Rep. Clyburn urges Cheyney University students to vote
Journal Staff Report | 4/6/2015, 10:55 a.m.
Congressman James Clyburn (D-6th, South Carolina) kicked off Cheyney University of Pennsylvania's Presidential Lecture Series with a bang Wednesday, April 1, by taking an auditorium full of students, faculty, staff, alumni, and community members on a national historic journey. The self-proclaimed history buff recalled key events, not necessarily the way all of America remembers them, but by the way, he says, it really was. The author of Blessed Experiences (Genuinely Southern, Proudly Black), an autobiography of his role in the civil rights movement and his climb to leadership, spoke candidly and passionately.
The Assistant Democratic Leader in the 114th Congress and number three Democrat in the House began by acknowledging that Cheyney was founded in 1837, 17 years before the US Supreme Court overturned an earlier ruling, thus permitting slavery throughout the country. Ironically, he said, "that dreadful decision meant that a graduate from this school, even a professor from this school, traveling in a southern state, could have been subjected to slavery."
Without a single paper or note on the podium, Rep. Clyburn told story after story, weaving in all kinds of history from the 1964 Civil Rights Act and the 1965 Bloody Sunday March on Selma, to the passing of historic legislation creating Medicare, Medicaid, Head Start, the department of Housing and Urban Development, Elementary and Secondary Education, and voting rights for African Americans. We can't sit back and allow lawmakers to pass legislation and the Supreme Court to overturn laws that don't help us, he contended.
"We need a renewal," Clyburn declared. "Anything that's out of control can happen again. A lot of people believe that our country moves in a lineal fashion--from point A to point B to point C. The country never has and never will move that way. Our country moves like the pendulum on a clock--right and left and right again. The only thing that stops the movement from left to right is the intervention of voters. How far the country moves right depends on how many voters participate. When you fail to vote, you get what you deserve."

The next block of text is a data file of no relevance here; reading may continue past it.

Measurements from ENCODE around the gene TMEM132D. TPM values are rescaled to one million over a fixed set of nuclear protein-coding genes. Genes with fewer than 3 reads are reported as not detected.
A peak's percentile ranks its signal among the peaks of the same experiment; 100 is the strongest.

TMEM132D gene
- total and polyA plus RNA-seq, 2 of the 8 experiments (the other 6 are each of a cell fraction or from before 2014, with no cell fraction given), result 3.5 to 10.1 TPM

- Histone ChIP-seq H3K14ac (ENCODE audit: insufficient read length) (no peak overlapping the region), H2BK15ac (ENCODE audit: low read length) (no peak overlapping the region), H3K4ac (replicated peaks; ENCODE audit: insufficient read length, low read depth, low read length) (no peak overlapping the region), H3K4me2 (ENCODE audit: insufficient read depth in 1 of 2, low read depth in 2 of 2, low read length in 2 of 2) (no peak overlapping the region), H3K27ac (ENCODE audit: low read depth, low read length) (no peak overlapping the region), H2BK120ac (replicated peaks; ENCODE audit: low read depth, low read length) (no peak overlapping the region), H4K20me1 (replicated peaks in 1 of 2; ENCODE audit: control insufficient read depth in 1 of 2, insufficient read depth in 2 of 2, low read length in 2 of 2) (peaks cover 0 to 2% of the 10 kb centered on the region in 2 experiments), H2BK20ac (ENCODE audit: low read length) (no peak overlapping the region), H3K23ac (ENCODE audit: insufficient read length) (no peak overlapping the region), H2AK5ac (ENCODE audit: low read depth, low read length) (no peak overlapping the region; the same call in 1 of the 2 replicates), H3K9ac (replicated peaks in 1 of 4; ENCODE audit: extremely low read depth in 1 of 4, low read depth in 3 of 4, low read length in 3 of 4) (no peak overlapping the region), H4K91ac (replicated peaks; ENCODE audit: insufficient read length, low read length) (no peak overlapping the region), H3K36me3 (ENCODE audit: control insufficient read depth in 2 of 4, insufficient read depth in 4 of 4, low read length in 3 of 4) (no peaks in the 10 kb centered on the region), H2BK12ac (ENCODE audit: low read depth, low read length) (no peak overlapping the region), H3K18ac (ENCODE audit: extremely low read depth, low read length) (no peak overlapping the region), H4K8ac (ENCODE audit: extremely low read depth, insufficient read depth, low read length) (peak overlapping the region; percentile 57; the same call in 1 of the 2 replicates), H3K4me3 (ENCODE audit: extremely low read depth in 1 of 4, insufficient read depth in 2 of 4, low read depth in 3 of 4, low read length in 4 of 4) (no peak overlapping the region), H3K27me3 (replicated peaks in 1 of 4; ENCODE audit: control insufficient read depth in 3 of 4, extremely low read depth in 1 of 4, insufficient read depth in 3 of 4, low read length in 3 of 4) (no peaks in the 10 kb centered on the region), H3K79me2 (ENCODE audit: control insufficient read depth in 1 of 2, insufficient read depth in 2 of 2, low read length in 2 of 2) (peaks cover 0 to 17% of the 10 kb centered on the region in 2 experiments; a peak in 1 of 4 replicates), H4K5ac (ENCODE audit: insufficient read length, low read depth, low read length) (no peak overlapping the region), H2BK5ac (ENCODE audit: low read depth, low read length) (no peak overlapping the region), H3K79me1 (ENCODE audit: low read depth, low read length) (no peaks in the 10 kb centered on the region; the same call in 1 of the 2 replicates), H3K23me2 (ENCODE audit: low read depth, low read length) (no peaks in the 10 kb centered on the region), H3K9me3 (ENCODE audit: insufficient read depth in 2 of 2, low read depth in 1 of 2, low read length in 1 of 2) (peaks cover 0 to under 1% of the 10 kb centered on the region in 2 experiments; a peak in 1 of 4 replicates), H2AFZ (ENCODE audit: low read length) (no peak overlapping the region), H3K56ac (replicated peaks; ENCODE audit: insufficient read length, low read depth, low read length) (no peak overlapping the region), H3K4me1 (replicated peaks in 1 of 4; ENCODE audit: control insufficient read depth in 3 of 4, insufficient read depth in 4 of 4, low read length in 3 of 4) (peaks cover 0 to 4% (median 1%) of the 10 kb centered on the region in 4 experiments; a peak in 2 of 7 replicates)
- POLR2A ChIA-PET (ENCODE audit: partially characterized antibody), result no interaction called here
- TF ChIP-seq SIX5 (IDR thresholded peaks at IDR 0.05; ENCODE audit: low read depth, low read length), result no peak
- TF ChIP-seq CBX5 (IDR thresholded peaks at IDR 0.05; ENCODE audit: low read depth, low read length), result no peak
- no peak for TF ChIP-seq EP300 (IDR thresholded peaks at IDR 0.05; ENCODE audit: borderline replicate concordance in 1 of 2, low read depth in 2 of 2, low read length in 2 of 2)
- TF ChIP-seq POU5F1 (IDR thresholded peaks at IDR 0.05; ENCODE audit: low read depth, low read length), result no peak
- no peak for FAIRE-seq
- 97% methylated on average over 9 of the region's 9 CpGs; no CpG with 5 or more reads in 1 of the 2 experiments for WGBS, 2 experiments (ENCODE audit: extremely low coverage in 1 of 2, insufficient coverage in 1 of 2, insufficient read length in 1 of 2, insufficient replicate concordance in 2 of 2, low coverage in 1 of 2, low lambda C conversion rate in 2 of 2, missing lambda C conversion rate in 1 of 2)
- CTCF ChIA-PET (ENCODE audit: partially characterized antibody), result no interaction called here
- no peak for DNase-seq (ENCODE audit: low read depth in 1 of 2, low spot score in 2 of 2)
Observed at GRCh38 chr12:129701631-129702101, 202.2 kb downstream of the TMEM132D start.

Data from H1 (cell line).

Pennsylvania is not immune to this, Clyburn contended, reminding the crowd of the Voter ID law, purported to prevent fraud and keep public confidence in the fairness of the election process, that passed in the Keystone state before the last presidential election. "The person who organized that," Clyburn insisted, admitted in front of TV cameras that he did it, not to really know the identity of who is voting, but that so Mitt Romney could get on the ballot in PA, and he succeeded. "The time has come for an intervention," he admonished.
Rep. Clyburn also addressed the elephant in the room. His alma mater, South Carolina State University, the state's only public Historically Black College & University (HBCU) is struggling to survive just like Cheyney, the nation's oldest HBCU, and the oldest of PA's 14 State System of Higher Education institutions, is.
"I know the value of these institutions. HBCUs are the most consequential institutions because they nurture like no other institution," Clyburn stated. "Nurturing is the most important. It doesn't matter if you graduate in four years. What matters is if you are successful when you graduate, no matter how long it takes."